Christmas Update - 2015

What We Did This Year

Published: 16 December 2015

A Vintage Giles' Cartoon For Christmas

I bet the Japs and Germans don’t have to suffer two weeks’ Christmas holiday whether they want it or not. - Giles Cartoon
I bet the Japs and Germans don’t have to suffer two weeks’ Christmas holiday whether they want it or not

Off on Holiday

It’s forecast to be a pleasant 70ºF/20ºC here most of this and next week. So, our usual rationale of ‘escaping the NOVA damp and cold’ doesn’t wash this time. Nevertheless, we are off down to Isle of Palms, South Carolina, for Christmas and New Year later this week. It is a coastal suburb of the beautiful historic city of Charleston, so we don’t need to trump up a reason for going. Also, there are huge beaches where dogs are welcome to run leash-free for long periods every day. It’s a 520-mile drive straight down I95 for all but the last hour.

So, before we leave, we would like to take this opportunity to wish friends, family, and colleagues a Merry Christmas and a healthy and wealthy New Year. We can also update you on what has been happening with us this year.

Hip Hip Hooray

Persistent pain in my right hip led to a visit to an orthopaedic consultant last December (2014). I left with an appointment for him to do a total hip replacement op five weeks later. I was glad that there wasn’t a long waiting list; it was better to get on with it.

It was still dark on the Op day (2 February) when we arrived at the clinic. The staff processed me efficiently, wheeling me into the pre-op within a few minutes. Next, I remember coming around with the new joint in time for lunch. They had me up and walking around in the afternoon and let me go the following day.


A visiting physiotherapist ensured steady progress back to mobility in the following days.

  • She encouraged me to discard the walking stick as soon as I could do without it. Almost right away.
  • After about a week, I walked a mile and a half without discomfort and resumed dog-walking duties.
  • At the 2½ week stage, the physio cleared me to drive. The first driving task was to collect a new SUV from the dealership and steer it the 25 miles home in near whiteout conditions as a record-breaking blizzard raged across the area all afternoon.


Responsibility for this progress lies with the extraordinary skill of the surgeon and staff. My contribution was to do as they bid me. Years of regular daily dog walking along the trails around here likely played a part, too, as did having shed about 50 lbs a couple of years ago and kept it off.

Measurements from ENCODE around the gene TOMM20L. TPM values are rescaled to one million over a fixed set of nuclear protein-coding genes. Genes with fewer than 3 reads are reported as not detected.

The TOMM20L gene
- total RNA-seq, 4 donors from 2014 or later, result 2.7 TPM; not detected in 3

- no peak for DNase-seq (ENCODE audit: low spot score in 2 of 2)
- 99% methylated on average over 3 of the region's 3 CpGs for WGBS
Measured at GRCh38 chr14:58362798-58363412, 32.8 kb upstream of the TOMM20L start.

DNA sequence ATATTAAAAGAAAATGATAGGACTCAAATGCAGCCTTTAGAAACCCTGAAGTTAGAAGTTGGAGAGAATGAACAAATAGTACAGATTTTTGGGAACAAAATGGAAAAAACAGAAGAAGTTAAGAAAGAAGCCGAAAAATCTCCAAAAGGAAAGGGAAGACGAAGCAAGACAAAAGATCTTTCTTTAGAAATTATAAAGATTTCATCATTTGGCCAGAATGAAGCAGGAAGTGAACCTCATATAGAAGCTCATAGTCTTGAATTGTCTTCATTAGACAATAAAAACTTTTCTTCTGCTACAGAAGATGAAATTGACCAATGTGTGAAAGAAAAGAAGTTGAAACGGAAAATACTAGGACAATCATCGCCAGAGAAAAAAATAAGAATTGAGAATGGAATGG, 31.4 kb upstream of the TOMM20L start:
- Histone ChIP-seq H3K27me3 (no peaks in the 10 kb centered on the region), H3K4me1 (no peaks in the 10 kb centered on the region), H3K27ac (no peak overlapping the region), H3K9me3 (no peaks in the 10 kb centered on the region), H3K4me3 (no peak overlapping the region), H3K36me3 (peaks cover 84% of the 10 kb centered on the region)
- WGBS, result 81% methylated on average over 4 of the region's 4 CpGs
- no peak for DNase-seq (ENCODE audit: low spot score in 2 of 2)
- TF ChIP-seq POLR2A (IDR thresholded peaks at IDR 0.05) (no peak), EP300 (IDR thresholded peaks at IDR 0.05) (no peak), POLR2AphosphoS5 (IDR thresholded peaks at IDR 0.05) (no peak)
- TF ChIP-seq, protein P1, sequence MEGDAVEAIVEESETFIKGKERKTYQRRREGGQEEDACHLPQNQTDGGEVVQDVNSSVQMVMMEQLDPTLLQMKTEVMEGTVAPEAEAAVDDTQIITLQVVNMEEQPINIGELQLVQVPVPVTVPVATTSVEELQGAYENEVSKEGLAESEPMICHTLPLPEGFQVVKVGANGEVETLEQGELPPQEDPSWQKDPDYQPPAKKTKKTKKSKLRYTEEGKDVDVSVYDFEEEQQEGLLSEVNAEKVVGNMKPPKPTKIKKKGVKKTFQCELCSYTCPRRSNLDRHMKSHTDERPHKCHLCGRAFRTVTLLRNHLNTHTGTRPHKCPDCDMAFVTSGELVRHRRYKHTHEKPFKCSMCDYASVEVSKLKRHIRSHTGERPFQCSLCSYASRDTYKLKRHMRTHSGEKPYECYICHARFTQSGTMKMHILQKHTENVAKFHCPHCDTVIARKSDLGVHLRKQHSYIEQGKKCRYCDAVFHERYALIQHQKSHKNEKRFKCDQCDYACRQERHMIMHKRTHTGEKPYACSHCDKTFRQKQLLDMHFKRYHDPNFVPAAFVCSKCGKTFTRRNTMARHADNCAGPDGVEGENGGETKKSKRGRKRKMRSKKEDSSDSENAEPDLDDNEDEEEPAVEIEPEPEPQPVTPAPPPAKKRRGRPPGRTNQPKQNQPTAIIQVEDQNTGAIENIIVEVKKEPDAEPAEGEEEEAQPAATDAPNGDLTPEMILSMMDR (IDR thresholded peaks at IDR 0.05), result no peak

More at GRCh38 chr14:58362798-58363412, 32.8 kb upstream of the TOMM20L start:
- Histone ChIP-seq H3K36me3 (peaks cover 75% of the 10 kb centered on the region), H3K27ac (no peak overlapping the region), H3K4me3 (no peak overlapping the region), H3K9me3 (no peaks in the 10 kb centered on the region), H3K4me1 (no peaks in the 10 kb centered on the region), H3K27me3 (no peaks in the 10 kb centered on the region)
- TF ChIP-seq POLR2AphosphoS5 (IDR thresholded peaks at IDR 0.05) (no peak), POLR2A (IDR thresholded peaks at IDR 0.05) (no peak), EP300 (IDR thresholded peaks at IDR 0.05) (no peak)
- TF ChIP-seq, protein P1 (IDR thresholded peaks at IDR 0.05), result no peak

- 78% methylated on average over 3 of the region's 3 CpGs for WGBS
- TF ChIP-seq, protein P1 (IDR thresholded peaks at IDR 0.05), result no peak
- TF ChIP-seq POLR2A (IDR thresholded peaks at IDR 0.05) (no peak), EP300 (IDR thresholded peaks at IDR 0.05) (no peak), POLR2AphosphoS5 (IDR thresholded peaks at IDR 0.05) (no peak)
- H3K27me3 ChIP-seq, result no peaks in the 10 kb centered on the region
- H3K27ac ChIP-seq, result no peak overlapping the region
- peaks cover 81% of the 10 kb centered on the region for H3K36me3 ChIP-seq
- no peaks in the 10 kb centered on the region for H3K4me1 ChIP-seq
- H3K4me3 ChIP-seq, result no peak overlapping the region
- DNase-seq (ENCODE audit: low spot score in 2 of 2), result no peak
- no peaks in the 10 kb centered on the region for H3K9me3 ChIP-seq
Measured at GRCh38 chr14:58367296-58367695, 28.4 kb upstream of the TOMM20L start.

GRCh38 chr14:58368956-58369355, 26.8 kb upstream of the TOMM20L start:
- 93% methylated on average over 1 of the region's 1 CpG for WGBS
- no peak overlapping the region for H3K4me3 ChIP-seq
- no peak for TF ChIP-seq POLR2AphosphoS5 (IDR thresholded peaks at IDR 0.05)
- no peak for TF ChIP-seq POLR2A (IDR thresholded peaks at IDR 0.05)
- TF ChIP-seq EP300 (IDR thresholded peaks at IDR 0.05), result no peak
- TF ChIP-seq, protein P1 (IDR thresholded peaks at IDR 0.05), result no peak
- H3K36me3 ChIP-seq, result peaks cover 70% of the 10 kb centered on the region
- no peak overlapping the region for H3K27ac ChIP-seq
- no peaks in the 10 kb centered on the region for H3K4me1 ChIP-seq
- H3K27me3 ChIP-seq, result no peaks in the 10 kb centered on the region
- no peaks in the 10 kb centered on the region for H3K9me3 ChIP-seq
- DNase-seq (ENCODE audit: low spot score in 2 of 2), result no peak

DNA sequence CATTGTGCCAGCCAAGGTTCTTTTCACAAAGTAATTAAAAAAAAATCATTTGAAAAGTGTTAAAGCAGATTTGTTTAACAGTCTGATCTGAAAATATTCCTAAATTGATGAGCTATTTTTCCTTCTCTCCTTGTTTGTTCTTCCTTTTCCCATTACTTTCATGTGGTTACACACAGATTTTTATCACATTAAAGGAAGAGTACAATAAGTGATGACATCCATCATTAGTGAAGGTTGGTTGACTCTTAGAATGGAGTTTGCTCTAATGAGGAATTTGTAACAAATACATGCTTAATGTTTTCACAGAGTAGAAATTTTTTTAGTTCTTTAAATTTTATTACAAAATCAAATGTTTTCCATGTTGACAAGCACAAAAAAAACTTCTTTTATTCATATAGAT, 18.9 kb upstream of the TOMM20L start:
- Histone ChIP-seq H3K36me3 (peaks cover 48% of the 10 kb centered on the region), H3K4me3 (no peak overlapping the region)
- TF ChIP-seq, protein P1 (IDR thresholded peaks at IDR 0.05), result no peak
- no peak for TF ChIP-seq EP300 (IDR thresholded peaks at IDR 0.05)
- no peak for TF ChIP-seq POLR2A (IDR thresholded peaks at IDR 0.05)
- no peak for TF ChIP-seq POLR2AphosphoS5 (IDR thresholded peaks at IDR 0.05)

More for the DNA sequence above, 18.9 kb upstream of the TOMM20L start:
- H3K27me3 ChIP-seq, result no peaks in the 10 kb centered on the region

I had never been too curious about my ancestors until recently. I derived most of what I knew from snippets my Ma provided us. It was mainly wrong.

On opening an account with, I quickly found that a cousin in Texas had put together her whole family tree back to the Middle Ages. It had the lineage on my father’s side going back to the settlers from England in the early 1600s and beyond. Until then, I had assumed that the Hastings were Scotch Irish (Ulster-Scots) who would have crossed the Atlantic around 1750.

US Civil War

Captain Jo Hezekiah Hastings, 17 Regiment, Tennessee Infantry

I come from a much longer line of Joseph Hastings than I thought before. Perhaps the most notable is 3-times-Great Uncle 2Lt Joseph Hezekiah Hastings of the 17th Infantry Regiment of Tennessee. Taken prisoner by the Union Army at the Battle of Petersburg in 1864, he became one of the ‘Immortal 600’. They were a band of Confederate Officers ordered at the highest Federal level to be human shields by being confined in an enclosure in front of the Union artillery besieging Charleston. They were also deliberately starved. They endured this brutal treatment for more than three months. It was said to be in retaliation for the ill-treatment of Union POWs by their Confederate captors. Many died due to the treatment, and the survivors supported and sustained each other through the ordeal. They became famous and a symbol of dogged resistance throughout the Post Bellum South.

My Grandmother’s Grandfather, Private William Sims, served with the 19th Texas Cavalry Regiment and perished at the Siege of Vicksburg. Another 3-times-Great Uncle, also from Tennessee, was killed at the Battle of the Wilderness in Virginia fighting with Robert E Lee. There were others, of course, but I couldn’t find any ancestors on the Union side. Farther back in time, though, several of my ancestors were on the winning side in the Revolutionary War.


I turned 70 on 4 August. I enjoyed sharing that birthday date with the Queen Mother when she was alive. These days, I have to share it with Obama. Bummer!


I think I haven’t travelled anyplace this year, not even into adjacent Maryland. On the other hand, Karen’s job has taken her to Australia for a week. She managed to get a couple of days off to go and visit Douglas and Louise in Coffs Harbour, NSW, while she was there. She travels widely in the US and made multiple trips to the West Coast. She certainly racks up the Air Miles, that girl.

 Ye Wee Blogger

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